*In the election of 1832, Jackson, the Democratic-Republican faced not only the National Republican Clay, but also the Anti-Masonic party.  Originally founded in 1826 when a former Freemason who revealed the society’s secrets vanished in upstate New York, it attacked privilege and secret societies, but also attacked Jackson, who was a Mason.  Not only were the Masons seen as undemocratic, they were possibly Unchristian, and the Anti-Masonic party had as part of its platform policies to effect religious and moral reform, such as banning the mail and stage lines from running on Sundays.  This offended Democrats, who wanted the national government to stay out of people’s lives for good or bad.

*All three parties adopted formal platforms and selected their candidates through nominating conventions with delegates from the states.  This was meant to make the selection process seem more democratic and responsive to the common people.

*Despite a donation of $50,000 from the Bank of the United States and widespread support in the newspapers, Clay was soundly defeated in 1832.  Clay won only 49 electoral votes compared to Jackson’s 219.

*Jackson now meant to go whole hog in destroying the Bank.  Although its charter kept it in existence until 1836, Jackson would not wait that long.  He began to withhold deposits, instead placing federal specie in state banks, which came to be known as ‘pet banks.’

*To intimidate Jackson and instill fear in the people, Biddle began calling in loans from weaker banks with unnecessary severity, which caused many of those banks to call in loans to individuals, or collapse, or in many cases do both.

*With the Bank of the United States low on hard money, there was a greater need for paper, and wildcat banks began printing it in greater and greater quantities, unchecked by the Bank.  To ensure that the government got fair payment for western lands, Jackson issued the Specie Circular in 1836, requiring that all federal lands be paid for in specie.  This brought the wild speculation and booming economy to a halt, and led to financial panic and an economic crash in 1837 just after the Bank’s old charter and the Bank itself expired.

*In addition to the Bank War, Jackson had another problem with which to contend, the Indians.

*The various Indian tribes had been treated, at least since the treaty of Greenville, as separate and semi-sovereign ‘dependent nations’ within the borders of the United States.  Jackson knew this could not last, however.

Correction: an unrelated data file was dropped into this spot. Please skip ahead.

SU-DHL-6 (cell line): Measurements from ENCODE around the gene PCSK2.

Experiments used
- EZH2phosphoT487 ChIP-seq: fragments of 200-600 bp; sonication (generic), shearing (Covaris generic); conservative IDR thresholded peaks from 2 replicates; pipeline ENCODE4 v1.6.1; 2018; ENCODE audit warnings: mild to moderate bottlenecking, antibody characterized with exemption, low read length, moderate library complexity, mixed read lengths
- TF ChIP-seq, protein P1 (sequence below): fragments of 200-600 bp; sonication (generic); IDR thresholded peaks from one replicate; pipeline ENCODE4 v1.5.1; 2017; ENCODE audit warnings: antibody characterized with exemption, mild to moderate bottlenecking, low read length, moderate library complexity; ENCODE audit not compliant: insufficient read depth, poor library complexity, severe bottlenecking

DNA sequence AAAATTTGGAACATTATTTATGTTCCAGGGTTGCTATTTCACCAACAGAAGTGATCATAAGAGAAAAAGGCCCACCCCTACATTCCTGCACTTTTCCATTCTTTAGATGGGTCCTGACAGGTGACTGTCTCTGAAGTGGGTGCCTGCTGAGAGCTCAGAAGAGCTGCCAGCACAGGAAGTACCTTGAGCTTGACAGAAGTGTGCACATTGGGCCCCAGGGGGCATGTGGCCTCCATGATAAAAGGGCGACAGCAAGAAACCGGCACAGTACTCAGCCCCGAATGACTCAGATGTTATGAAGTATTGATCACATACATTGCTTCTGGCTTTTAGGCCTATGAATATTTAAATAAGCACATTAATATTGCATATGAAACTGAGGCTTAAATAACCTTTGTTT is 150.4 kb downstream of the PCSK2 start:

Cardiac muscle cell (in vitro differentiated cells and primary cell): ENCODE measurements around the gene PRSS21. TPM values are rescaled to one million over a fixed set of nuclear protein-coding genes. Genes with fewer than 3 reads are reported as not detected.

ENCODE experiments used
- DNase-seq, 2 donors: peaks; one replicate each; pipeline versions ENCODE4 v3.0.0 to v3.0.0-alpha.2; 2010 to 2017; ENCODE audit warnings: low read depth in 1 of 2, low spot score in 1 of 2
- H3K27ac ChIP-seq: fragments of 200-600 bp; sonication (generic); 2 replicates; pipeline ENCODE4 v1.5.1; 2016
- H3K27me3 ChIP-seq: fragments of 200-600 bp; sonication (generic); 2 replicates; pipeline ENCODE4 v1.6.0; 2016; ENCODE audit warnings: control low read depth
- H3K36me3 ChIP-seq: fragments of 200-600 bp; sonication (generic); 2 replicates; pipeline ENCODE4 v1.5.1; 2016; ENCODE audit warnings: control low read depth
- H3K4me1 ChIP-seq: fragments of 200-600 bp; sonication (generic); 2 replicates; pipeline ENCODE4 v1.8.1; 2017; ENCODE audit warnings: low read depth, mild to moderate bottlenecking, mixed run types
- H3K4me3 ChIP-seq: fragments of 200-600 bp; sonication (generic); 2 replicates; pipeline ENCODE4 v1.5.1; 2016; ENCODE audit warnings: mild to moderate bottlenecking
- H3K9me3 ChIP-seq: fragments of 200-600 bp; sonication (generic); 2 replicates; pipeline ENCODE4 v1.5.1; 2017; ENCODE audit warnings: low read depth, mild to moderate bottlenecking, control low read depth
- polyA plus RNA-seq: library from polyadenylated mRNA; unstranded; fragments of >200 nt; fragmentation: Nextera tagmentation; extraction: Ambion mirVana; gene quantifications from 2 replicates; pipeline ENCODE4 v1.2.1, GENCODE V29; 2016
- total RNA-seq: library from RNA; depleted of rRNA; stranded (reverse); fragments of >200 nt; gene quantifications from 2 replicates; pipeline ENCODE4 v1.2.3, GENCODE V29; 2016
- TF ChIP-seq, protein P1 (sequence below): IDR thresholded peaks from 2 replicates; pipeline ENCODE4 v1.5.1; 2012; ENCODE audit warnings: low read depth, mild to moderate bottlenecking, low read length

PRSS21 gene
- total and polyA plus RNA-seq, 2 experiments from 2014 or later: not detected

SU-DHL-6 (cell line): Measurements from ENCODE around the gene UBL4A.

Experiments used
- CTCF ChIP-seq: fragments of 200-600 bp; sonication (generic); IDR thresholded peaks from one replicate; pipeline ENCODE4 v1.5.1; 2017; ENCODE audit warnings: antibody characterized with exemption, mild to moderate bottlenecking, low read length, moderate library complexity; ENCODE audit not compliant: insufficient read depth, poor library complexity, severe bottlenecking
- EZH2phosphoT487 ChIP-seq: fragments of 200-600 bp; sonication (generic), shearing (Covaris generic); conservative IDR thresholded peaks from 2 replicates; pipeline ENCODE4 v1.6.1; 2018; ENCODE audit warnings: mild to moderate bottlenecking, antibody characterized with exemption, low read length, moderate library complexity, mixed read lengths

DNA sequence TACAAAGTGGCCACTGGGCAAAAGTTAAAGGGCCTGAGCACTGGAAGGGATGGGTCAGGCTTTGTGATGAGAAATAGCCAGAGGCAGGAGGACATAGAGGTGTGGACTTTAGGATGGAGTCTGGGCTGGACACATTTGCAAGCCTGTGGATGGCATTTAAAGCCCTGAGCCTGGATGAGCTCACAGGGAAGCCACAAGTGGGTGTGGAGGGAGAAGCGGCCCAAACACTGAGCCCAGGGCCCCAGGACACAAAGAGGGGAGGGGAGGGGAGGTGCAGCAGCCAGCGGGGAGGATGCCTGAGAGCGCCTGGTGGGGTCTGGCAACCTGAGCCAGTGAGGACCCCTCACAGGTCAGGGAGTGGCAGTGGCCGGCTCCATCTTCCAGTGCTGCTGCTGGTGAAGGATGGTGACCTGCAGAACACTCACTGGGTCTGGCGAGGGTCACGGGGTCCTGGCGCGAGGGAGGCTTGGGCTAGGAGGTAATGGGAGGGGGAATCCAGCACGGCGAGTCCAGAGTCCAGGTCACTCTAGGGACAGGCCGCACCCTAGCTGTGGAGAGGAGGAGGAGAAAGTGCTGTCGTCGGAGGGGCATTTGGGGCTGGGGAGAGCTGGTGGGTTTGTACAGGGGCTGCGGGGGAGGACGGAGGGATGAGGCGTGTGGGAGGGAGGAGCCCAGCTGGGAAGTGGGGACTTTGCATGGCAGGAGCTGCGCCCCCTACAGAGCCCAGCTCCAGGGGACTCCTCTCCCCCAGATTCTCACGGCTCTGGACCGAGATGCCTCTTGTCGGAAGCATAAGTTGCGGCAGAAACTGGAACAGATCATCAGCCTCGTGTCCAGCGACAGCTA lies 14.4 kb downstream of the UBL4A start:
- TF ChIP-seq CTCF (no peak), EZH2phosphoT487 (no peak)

*When gold was found in Cherokee territory in Georgia, Georgians wished to seize the land.  The Cherokee, by now a civilised and acculturated people, sued in the Supreme Court, and won the case of Worcester v Georgia.  However, the ruling of this case was not enforced by Jackson, who said ‘John Marshall has made his decision, let him enforce it.’

*The Cherokee had indeed become civilised.  They had adopted white dress, architecture, planting, farming and slaveowning.  The Cherokee Sequoya developed a syllabary for the Cherokee, who eventually produced their own written constitution and a tribal newspaper, the Phoenix.

*Jackson advocated the removal of all Indian tribes west of the Mississippi, for their own good as well as that of the white people.

*In 1830, Jackson and Congress passed the Indian Removal Act, which allowed the President to give Indians land in Louisiana in exchange for their land in the east.

*In 1832, the Sauk and Fox, led by Black Hawk go on the warpath in what is called the Black Hawk War in Wisconsin and Illinois.  They and their followers were defeated at the Battle of Bad Axe.

*Beginning in 1835, the Seminole in Florida fought a guerilla war in the swamps of Florida.  Their leader, Osceola, was eventually captured and the war officially ended in 1842, but some Seminole fled deep into the Everglades and were never defeated.  Their descendents live there to-day.

*The Cherokee were finally rounded up in 1838 and forced to march to what is now Oklahoma, mostly in the winter and mostly with poor supplies.  Along the way about one fourth of the 15,000 Cherokee died.  Martin van Buren described Removal as ‘a happy and certain consummation’ of a ‘wise, humane, and undeviating policy.’  To this day the Cherokee call it the Trail of Tears.


This page last updated 14 October, 2003.